Wednesday, April 16, 2008

Our Little Blessings

Last night a bunch of people from church came over to sing and pray for Andrew, while all the children went outside and played. Diane prayed that A.J., our 3 year-old, and Gracie, our two year-old, would still be able to be children, yet at the same time, understand way beyond anything we could ever expect, so that they could make this situation easier for us rather than more difficult.

This morning when we awoke, I told A.J. and Gracie that Mama and Papa had to leave for the doctor's and would be gone all day, but we would see them at dinner time. I expected them to get upset, as they often do before our numerous doctor's visits, but A.J. said happily, "Okay, Mama, so I have to obey grandma."

I knelt to his eye-level and squeezed him. "Yes, A.J.! That's right!" I usually have to make a big emphasis about that before we leave, but instead, A.J. surprised me by initiating it.

At six in the evening that night, upon hearing us enter through the door, A.J. and Gracie screamed in excitement, running to us, hugging and kissing us as their normal greeting, Gracie so strong, always almost knocking me over.

"Shoe off. Shoe off," Gracie said, grabbing at my heels as I was taking too long to put down all my bags.

"Thank you, Gracie," I said. "Yes, I will take my shoes off. I'm not leaving you. I'm staying."

Then A.J. threw in: "Mama, I obeyed grandma today! I obeyed grandma today!"

"You did? I'm so proud of you, A.J," I said.

Later, I asked my mother-in-law if the children had obeyed her. After thinking through the day a moment, she agreed that they had. The rest of the night both of the children were exceptionally obedient.

As I put their pajamas on before bed, A.J. said, "Mama, I shouldn't touch this."

I was putting his leg into his sleeper. I looked up to see what he was talking about. He was dangling his hand near the chord of his light.

"No, you probably shouldn't touch the light, A.J." I pulled up the zipper on his sleeper.

He put his hand down. Then, he said as he often has the past few weeks, "Mama, I will take care of you." But what he said afterwards was new: "I will take care of Papa. I will take care of you, Mama. And the way I will take care of you is to obey you."

I put my hand on his soft face. "Thank you, A.J. That's so sweet," I said.

And then he said, "I love to take care of you, Mama. I love to obey you."

I pulled him into my arms. I had never taught him these things or to say any of these things. Since Diane prayed for the children at our house, though the children had not heard her, it is as if A.J. is a new person. I no longer have to compel him to obey us. When we ask him to do something, he is quick to do it and so happy to do as we ask. And if he accidentally displeases us, he breaks into tears, as if he is so broken-hearted that he didn't take care of us. I have never seen A.J. like this before. He is only three years-old. We have always had to give him the motivation to obey us. Now, it as if his heart has changed and he is self-motivated to help us in any way he can by eagerly obeying us.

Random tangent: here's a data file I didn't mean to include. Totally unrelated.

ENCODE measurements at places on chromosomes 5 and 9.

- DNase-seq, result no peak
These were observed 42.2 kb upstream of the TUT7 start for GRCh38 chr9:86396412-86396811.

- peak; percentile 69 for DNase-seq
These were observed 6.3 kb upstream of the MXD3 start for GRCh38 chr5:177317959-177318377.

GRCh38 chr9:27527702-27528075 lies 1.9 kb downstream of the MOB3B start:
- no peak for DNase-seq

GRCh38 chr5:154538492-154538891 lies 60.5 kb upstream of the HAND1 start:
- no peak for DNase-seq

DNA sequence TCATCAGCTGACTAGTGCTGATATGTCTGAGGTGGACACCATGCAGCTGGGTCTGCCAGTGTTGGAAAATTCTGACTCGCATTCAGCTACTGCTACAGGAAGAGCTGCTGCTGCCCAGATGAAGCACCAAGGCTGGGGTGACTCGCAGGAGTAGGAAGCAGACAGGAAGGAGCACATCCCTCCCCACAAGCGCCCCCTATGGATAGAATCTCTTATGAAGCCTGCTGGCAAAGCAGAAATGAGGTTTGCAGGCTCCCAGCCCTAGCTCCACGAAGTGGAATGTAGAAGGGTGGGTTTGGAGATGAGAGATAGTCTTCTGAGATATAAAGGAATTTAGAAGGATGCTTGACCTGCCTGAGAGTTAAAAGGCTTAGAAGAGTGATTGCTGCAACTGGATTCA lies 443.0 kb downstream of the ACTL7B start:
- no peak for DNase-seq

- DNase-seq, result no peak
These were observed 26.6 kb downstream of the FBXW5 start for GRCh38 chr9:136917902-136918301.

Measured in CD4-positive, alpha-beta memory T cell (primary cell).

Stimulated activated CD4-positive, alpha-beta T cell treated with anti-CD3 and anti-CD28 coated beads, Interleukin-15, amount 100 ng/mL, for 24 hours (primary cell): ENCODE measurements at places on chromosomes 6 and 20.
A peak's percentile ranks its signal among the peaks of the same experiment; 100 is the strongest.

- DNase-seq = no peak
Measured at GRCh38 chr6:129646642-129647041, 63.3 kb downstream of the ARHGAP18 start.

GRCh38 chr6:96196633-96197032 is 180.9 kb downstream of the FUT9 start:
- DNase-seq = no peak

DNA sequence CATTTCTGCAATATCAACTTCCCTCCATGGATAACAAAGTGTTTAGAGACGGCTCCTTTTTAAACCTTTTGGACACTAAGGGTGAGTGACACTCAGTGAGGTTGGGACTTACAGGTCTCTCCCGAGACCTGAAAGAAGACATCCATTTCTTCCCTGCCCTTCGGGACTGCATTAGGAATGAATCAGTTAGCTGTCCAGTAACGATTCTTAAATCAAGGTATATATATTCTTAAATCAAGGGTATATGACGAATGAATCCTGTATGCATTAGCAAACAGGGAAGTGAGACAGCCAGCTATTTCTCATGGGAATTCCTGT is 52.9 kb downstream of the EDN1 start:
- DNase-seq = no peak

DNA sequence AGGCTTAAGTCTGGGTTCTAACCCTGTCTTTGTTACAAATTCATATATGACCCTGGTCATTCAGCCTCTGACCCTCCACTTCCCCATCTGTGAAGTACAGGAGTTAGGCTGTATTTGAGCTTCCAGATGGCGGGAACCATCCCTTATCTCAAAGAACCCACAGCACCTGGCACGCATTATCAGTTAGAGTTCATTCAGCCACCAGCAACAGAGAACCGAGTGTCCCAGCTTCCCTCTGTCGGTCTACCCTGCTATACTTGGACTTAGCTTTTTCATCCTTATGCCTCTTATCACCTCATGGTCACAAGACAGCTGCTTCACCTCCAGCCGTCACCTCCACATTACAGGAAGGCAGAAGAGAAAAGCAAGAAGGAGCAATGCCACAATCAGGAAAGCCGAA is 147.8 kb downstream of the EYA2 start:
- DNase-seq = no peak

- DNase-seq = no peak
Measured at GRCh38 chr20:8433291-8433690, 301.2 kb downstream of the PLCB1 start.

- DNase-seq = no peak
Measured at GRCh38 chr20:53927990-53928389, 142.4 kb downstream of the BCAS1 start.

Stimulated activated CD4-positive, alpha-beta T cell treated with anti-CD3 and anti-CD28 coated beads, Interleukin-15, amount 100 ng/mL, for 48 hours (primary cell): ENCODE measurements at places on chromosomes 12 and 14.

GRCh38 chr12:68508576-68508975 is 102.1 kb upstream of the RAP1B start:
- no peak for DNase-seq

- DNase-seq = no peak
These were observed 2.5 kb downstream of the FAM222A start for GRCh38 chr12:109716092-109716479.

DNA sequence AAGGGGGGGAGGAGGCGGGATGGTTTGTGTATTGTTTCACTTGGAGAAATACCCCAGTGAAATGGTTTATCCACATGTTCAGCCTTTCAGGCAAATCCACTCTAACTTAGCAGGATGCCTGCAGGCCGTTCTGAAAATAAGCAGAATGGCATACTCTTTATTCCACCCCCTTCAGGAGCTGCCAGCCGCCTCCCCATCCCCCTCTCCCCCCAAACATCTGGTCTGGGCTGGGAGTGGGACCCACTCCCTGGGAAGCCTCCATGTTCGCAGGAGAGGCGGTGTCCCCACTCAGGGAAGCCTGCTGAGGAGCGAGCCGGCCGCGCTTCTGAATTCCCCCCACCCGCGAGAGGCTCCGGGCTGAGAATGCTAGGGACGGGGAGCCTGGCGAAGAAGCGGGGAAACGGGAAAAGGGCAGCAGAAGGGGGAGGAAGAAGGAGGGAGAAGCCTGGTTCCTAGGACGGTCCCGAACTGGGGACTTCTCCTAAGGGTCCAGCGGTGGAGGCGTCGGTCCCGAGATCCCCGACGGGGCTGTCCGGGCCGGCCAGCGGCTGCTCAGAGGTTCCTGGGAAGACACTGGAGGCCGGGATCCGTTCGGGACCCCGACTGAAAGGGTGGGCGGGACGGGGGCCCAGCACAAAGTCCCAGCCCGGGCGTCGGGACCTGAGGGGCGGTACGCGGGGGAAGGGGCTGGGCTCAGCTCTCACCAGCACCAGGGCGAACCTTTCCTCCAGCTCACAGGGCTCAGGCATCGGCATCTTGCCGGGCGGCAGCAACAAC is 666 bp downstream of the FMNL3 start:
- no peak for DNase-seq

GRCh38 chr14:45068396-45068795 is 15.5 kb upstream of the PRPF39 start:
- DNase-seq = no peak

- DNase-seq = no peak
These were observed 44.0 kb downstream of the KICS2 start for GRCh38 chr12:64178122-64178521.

When they were ready for bed, I put Gracie in her crib and sat next to A.J. on his bed. Andrew came in and sat beside us. Before we could say much, A.J. said, "Dear Lord, I pray you would heal Papa. Please help me to obey Mama and Papa and Grandma. Amen."

Gracie made a sound.

"Mama, let Gracie pray for Papa. Gracie needs to pray for Papa," A.J. said.

I picked Gracie back up out of her crib and placed her on the bed between A.J. and Andrew. Gracie, not very articulate, didn't even want to try to pray.

"Dear Lord," A.J. said again, "Please heal Papa."

We sat silently on the bed for a minute. A.J. was looking over at Andrew. He pointed to Andrew's forearm, where they had taken the chunk to make new tongue, in a splint. "That's Papa's ow-ie?" he said.

"Yes," I said.

"We shouldn't touch it?"

"No," I said. "It hurts him more if we touch it."

He pointed to the top of Andrew's right leg, where they had taken a layer of skin to cover his forearm. The wound was concealed by Andrew's blue running pants, yet somehow A.J. knew this was the leg. A.J. said, "And that's Papa's ow-ie too?"

"Yes," I said.

He walked over to Andrew's other side and embraced his left leg, the way Andrew had showed him he could do when Andrew had been standing up-right one day. A.J. curved his back, hugging only the designated left upper leg, as if cautious not to hit anything else that might be injured.

I showed A.J. how he could sit down next to Andrew and give him a real hug on his left side too. A.J. climbed back onto his bed on Andrew's left side and nestled under Andrew's arm. "Dear Lord," A.J. said again. "Please heal Papa." When he finished praying he said, "Papa will be better tomorrow after you get back from the doctor's."

"We won't be going to the doctor's tomorrow, sweetheart," I said. Then automatically, "We don't know if the Lord will heal Papa or when."

A.J. slid out of Andrew's arm and crawled towards me.

"Let's pray," I said. "Dear Lord, please answer A.J's prayer and all our prayers and heal Papa completely. We love him so much."

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